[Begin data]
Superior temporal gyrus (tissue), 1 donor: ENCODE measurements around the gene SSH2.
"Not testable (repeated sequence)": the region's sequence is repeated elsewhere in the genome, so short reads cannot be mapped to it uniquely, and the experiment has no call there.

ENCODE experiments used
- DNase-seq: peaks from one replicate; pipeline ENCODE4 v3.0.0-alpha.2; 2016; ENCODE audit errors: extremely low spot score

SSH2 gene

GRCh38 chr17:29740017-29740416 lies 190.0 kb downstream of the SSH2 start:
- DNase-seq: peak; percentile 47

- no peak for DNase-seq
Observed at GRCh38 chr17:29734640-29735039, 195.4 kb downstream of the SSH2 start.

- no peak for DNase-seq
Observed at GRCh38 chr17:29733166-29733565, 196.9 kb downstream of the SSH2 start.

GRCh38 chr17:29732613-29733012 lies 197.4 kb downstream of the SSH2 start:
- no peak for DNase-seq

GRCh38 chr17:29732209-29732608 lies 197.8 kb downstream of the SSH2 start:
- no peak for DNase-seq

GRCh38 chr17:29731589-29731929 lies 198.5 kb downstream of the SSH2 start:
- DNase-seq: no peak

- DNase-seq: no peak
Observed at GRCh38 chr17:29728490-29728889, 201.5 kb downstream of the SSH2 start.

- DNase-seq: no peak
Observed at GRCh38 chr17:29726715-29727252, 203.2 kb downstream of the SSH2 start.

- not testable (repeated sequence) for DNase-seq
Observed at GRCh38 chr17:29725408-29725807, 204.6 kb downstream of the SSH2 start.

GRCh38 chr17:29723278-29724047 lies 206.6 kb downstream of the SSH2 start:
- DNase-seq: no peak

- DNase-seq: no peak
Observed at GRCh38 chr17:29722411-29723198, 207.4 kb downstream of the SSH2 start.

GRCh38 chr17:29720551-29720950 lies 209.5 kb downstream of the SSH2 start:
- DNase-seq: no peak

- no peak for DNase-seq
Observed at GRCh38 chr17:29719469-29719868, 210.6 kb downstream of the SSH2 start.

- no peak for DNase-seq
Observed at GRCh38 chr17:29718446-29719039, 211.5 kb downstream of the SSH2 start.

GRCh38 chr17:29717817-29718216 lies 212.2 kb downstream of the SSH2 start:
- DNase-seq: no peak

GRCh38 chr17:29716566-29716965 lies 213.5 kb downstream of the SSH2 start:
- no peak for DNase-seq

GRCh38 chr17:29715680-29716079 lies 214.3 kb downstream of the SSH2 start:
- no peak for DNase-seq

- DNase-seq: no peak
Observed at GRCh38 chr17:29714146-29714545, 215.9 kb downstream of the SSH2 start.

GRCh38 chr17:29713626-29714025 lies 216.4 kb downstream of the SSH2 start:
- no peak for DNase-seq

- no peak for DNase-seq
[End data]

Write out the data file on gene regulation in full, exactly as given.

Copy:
Superior temporal gyrus (tissue), 1 donor: ENCODE measurements around the gene SSH2.
"Not testable (repeated sequence)": the region's sequence is repeated elsewhere in the genome, so short reads cannot be mapped to it uniquely, and the experiment has no call there.

ENCODE experiments used
- DNase-seq: peaks from one replicate; pipeline ENCODE4 v3.0.0-alpha.2; 2016; ENCODE audit errors: extremely low spot score

SSH2 gene

GRCh38 chr17:29740017-29740416 lies 190.0 kb downstream of the SSH2 start:
- DNase-seq: peak; percentile 47

- no peak for DNase-seq
Observed at GRCh38 chr17:29734640-29735039, 195.4 kb downstream of the SSH2 start.

- no peak for DNase-seq
Observed at GRCh38 chr17:29733166-29733565, 196.9 kb downstream of the SSH2 start.

GRCh38 chr17:29732613-29733012 lies 197.4 kb downstream of the SSH2 start:
- no peak for DNase-seq

GRCh38 chr17:29732209-29732608 lies 197.8 kb downstream of the SSH2 start:
- no peak for DNase-seq

GRCh38 chr17:29731589-29731929 lies 198.5 kb downstream of the SSH2 start:
- DNase-seq: no peak

- DNase-seq: no peak
Observed at GRCh38 chr17:29728490-29728889, 201.5 kb downstream of the SSH2 start.

- DNase-seq: no peak
Observed at GRCh38 chr17:29726715-29727252, 203.2 kb downstream of the SSH2 start.

- not testable (repeated sequence) for DNase-seq
Observed at GRCh38 chr17:29725408-29725807, 204.6 kb downstream of the SSH2 start.

GRCh38 chr17:29723278-29724047 lies 206.6 kb downstream of the SSH2 start:
- DNase-seq: no peak

- DNase-seq: no peak
Observed at GRCh38 chr17:29722411-29723198, 207.4 kb downstream of the SSH2 start.

GRCh38 chr17:29720551-29720950 lies 209.5 kb downstream of the SSH2 start:
- DNase-seq: no peak

- no peak for DNase-seq
Observed at GRCh38 chr17:29719469-29719868, 210.6 kb downstream of the SSH2 start.

- no peak for DNase-seq
Observed at GRCh38 chr17:29718446-29719039, 211.5 kb downstream of the SSH2 start.

GRCh38 chr17:29717817-29718216 lies 212.2 kb downstream of the SSH2 start:
- DNase-seq: no peak

GRCh38 chr17:29716566-29716965 lies 213.5 kb downstream of the SSH2 start:
- no peak for DNase-seq

GRCh38 chr17:29715680-29716079 lies 214.3 kb downstream of the SSH2 start:
- no peak for DNase-seq

- DNase-seq: no peak
Observed at GRCh38 chr17:29714146-29714545, 215.9 kb downstream of the SSH2 start.

GRCh38 chr17:29713626-29714025 lies 216.4 kb downstream of the SSH2 start:
- no peak for DNase-seq

- no peak for DNase-seq